Lurie Garden’s mow-down will be proceeded by the collection of plant material for Columbia College Chicago’s paper-making explorations.

At the beginning of March Lurie Garden plants that have been standing all winter are cut down to make way for spring. This cut-down is done by mowers that mulch the plants and put it back onto the ground. However, this year a small amount will be taken to Columbia College to be cooked and mashed till they are fit for making paper.

Milkweed, red switchgrass, little bluestem, northern sea oats and baptisia are collected for Columbia College Chicago papermaking uses.

Milkweed, red switchgrass, little bluestem, northern sea oats, and baptisia are collected for Columbia College Chicago papermaking uses.

To identify which plants will be set aside for this purpose, Professor Melissa Potter who teaches hand papermaking at Columbia College Chicago and is a co-founder of Seeds InService walks around the garden snapping plant stems. If instead of a clean break, long stringy fibers are clinging to the stem it will probably make for good paper.

Prof. Melissa Potter goes through the garden before the cut-down to assess the plants for papermaking viability.

If the stems produce long stringy strips when broken, this is a good sign the plant will be well suited for making paper.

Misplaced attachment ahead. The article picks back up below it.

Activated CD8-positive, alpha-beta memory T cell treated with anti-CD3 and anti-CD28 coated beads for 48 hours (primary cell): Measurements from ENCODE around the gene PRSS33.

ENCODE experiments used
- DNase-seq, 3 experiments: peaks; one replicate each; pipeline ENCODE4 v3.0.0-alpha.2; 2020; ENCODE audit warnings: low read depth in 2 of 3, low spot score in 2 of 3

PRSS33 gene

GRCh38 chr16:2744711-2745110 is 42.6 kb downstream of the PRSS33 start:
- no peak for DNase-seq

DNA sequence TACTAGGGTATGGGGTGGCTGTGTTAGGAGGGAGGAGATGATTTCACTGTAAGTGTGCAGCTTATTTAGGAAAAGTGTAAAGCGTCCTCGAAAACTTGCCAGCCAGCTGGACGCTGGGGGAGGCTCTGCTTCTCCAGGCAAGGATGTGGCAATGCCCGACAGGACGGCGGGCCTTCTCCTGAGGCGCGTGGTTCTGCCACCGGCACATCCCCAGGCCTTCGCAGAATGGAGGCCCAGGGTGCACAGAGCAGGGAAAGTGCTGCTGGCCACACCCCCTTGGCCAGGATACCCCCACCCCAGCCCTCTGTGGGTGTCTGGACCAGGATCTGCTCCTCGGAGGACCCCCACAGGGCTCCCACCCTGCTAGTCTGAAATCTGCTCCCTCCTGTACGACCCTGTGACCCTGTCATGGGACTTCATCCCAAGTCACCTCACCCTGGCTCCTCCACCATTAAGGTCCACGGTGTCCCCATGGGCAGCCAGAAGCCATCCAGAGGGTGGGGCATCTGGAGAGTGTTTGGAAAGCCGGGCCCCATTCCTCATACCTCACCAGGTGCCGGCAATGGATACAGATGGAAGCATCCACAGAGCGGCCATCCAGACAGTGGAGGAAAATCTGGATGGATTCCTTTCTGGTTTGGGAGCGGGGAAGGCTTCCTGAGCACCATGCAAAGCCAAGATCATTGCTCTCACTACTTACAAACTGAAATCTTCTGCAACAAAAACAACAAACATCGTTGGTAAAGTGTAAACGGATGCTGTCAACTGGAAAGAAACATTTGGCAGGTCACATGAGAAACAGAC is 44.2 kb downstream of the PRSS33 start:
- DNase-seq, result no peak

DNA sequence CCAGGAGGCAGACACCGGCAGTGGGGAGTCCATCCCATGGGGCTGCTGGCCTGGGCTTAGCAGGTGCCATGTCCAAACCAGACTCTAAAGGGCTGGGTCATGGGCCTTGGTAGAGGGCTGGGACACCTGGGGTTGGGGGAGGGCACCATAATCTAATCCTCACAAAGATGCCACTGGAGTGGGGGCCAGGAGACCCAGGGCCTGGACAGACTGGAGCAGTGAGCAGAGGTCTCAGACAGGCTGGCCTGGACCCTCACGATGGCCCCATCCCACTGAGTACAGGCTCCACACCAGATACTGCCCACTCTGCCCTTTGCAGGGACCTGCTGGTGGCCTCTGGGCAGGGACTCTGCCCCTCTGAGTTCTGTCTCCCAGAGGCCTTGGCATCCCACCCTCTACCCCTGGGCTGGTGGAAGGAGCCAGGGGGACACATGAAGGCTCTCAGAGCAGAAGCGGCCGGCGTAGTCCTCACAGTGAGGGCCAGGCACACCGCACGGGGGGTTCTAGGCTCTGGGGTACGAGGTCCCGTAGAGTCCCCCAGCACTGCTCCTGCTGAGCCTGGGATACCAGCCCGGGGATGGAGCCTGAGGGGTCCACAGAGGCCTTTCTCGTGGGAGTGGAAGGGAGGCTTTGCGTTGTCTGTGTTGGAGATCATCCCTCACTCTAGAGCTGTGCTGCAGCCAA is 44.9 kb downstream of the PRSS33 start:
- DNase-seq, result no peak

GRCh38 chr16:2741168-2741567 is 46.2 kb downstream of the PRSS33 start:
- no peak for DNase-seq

2018 was the first year of this relationship between Columbia College and Lurie Garden. Bundles of the garden’s plants sat in the papermaking studio and were used throughout the year for the college’s undergraduate-level papermaking courses, graduate-level exploratory work, as well as to add to the papermaking studio’s impressive library of handmade papers and papermaking knowledge base.

On the walls of the papermaking studio at Columbia College Chicago hangs a collection made by papermaker Cecile Webster showing the array of characteristics handmade papers have when made from the various parts of a plant.

This collaboration brings a new dimension to the garden’s ideal to be a resource to all of its neighbors. Professor Potter’s work extends the life of the garden’s plants and the ultimate desire to bring nature’s beauty into lives while educating the public. Not only do her students learn about the plants native to the Chicago region, but the products of their work are beautiful alone and are potential substrates with a multidimensional story that starts in Chicago’s Lurie Garden.

The mow-down is typically scheduled in early March.